They understood who the character was supposed to be and could translate that physically as well as interacting with Max, giving Max real characters to perform with rather than you know, puppeted suits or if you were going to create all the characters on a computer, it would be a tennis ball on a stick – because of the eye line – “that’s the big furry creature that’s about the eat you, be scared”. That’s too artificial.
We had that for three weeks in Los Angeles. Technically on this movie nothing’s incredibly groundbreaking but we just borrowed the way that people had done things and put it together in a different way. If you look at a traditional animated movie, the record the voices first and the animators draw out the characters, so we borrowed that from animation – we recorded the voices first.
But usually, due to actor availability and maybe because they don’t put a high importance on interaction, they record those actors one at a time in a sound booth over a day or two. Instead, we asked our actors to make themselves available for three weeks, so they could do the whole thing together.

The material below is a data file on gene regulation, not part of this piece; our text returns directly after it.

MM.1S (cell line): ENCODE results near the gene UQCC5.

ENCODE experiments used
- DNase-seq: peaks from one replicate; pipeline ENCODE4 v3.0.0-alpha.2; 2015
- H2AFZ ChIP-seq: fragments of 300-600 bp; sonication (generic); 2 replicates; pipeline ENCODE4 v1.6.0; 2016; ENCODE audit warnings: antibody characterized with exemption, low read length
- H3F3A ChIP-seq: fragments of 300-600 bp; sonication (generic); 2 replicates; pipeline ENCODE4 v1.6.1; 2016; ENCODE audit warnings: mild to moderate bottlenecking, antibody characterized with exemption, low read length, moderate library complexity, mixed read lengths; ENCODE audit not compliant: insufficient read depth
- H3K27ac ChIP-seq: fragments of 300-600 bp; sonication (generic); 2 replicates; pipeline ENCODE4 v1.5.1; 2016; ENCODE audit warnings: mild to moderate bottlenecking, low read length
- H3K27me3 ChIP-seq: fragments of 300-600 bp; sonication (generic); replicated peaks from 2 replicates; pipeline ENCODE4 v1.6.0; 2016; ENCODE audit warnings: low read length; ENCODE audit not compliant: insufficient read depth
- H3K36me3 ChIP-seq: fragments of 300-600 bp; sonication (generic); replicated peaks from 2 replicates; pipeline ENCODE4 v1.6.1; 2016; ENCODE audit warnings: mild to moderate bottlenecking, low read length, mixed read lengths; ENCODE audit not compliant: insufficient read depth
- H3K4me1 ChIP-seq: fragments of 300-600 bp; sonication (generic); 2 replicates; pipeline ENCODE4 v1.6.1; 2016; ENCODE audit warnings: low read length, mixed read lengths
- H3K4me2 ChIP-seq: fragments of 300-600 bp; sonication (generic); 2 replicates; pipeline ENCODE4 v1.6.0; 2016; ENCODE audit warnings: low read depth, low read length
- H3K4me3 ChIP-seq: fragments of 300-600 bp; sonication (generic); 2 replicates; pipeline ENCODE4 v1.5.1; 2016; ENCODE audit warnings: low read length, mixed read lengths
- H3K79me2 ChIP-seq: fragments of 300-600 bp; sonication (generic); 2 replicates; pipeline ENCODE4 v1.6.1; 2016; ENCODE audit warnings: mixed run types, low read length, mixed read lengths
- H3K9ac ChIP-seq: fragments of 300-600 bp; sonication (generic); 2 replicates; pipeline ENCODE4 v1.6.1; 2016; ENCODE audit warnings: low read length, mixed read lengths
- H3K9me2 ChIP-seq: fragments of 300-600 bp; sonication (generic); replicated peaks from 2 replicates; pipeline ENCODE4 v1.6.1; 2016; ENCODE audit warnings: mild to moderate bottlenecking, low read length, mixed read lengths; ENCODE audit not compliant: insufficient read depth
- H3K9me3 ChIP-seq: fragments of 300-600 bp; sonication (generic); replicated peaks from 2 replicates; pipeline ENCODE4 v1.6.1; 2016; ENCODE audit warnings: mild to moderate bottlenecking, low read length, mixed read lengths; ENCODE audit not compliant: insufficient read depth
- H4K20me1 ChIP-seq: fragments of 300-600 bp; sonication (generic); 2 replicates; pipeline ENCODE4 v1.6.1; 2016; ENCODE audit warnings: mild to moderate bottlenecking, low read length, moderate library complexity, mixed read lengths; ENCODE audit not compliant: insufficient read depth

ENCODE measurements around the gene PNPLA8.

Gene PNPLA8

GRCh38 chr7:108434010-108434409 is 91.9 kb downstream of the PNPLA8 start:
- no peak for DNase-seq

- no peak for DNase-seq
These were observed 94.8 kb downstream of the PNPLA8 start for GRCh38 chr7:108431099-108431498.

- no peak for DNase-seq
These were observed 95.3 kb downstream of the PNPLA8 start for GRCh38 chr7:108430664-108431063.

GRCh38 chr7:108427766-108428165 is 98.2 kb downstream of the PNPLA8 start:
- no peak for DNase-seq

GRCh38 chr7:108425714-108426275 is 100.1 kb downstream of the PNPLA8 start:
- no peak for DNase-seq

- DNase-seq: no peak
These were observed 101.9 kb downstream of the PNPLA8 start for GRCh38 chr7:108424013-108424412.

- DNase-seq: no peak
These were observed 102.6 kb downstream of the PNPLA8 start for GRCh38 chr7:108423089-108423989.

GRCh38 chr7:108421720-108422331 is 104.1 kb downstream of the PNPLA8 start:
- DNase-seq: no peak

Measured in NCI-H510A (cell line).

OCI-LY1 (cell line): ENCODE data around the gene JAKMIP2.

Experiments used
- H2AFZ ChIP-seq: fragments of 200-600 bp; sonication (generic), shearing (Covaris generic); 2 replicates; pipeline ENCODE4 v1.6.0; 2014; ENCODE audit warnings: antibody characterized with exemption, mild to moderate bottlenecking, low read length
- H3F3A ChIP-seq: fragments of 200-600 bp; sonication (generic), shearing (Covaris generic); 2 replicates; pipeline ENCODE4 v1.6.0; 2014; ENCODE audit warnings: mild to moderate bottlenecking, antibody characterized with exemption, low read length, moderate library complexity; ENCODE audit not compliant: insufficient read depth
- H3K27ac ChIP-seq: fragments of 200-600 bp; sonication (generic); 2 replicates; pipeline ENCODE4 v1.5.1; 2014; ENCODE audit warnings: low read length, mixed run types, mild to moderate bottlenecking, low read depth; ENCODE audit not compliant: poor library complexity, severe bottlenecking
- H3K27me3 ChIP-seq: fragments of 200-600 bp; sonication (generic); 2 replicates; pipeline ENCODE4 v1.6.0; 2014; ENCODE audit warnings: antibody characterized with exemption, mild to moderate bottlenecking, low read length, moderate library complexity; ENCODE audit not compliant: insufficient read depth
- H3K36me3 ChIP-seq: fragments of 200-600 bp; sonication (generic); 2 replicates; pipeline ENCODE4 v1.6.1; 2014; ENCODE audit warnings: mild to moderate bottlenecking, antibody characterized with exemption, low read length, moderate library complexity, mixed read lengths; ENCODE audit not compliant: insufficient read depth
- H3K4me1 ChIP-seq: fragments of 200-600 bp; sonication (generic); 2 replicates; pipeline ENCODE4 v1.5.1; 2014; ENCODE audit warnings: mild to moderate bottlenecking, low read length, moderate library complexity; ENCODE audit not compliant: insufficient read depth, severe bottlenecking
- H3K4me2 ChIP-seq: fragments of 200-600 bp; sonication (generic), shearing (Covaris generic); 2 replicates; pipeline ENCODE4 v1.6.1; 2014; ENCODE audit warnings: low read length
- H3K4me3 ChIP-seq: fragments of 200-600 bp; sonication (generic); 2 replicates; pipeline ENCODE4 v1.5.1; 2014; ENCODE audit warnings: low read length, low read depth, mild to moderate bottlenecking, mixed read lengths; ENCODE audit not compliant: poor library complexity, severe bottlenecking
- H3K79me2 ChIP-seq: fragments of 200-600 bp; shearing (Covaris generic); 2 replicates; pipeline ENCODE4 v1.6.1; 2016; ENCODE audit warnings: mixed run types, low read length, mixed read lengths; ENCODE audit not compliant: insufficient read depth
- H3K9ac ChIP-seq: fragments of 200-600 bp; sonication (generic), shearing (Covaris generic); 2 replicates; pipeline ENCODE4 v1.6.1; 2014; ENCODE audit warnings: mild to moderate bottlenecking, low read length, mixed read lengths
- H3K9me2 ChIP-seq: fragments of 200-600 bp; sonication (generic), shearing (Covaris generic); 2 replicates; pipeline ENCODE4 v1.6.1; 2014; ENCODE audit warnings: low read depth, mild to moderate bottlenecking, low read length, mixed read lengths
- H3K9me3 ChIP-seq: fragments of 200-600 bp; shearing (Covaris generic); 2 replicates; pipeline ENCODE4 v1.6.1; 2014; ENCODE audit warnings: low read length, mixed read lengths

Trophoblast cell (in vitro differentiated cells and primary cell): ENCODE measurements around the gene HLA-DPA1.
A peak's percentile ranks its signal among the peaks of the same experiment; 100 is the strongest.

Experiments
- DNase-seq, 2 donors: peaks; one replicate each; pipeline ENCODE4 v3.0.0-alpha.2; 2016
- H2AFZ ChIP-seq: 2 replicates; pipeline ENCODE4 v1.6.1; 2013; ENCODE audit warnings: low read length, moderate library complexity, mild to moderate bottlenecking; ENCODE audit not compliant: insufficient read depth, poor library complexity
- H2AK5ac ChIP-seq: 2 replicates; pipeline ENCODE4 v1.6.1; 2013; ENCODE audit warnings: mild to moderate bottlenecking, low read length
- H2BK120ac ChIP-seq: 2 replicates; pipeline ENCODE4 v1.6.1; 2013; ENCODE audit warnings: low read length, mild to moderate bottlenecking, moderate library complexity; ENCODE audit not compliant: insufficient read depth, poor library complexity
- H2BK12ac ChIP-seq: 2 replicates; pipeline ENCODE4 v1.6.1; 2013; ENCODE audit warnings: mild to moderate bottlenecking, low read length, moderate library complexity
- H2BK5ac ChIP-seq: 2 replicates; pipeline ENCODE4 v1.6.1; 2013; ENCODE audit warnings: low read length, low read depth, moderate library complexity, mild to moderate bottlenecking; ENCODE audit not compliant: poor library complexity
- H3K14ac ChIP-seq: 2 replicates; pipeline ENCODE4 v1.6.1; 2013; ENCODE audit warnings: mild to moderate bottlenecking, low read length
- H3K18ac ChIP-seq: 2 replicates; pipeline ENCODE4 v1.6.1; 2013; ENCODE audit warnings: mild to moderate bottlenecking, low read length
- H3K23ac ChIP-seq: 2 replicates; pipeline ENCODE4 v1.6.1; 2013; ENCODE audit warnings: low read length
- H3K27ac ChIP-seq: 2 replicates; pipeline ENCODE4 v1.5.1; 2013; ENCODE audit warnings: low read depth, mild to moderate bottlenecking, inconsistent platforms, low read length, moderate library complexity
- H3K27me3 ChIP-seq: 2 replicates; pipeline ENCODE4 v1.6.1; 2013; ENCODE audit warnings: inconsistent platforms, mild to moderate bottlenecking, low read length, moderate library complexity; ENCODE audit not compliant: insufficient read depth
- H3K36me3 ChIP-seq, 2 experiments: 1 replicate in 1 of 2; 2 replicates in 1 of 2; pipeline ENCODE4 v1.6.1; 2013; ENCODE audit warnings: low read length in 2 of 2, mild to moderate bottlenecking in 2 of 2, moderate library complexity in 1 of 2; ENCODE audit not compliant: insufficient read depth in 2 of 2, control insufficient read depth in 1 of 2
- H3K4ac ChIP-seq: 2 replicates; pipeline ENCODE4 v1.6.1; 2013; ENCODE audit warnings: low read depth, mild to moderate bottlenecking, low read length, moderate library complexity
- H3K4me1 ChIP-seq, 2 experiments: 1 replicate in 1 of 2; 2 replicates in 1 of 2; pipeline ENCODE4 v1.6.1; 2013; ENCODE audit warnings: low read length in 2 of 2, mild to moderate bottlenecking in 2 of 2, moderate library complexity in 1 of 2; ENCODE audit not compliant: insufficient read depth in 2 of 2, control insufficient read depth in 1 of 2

What prompted the design choices in terms of style? The book’s quite colourful, it’s quite ostentatious. The film’s a little bit more subdued, a little bit more “realistic”. Why did you decide to go with that approach?
VL: Spike decided early on when he was going to do the movie, the idea was to make this as naturalistic, as realistic as possible in hopes that the emotions and everything comes across much more directly to the audience. If there’s something that feels too artificial about it, it might put up this false wall, it might somewhat be a membrane to the emotions coming across. So his interpretation before we even started was, “I want it to feel like a nature documentary. That we went to where the wild things are and we found these creatures. So I don’t want these beautiful dolly moves, I want a documentary where we’re trying to find them in the frame” and as a result, everything else had to follow into that pattern of naturalism – the performances, the production design, the creatures themselves.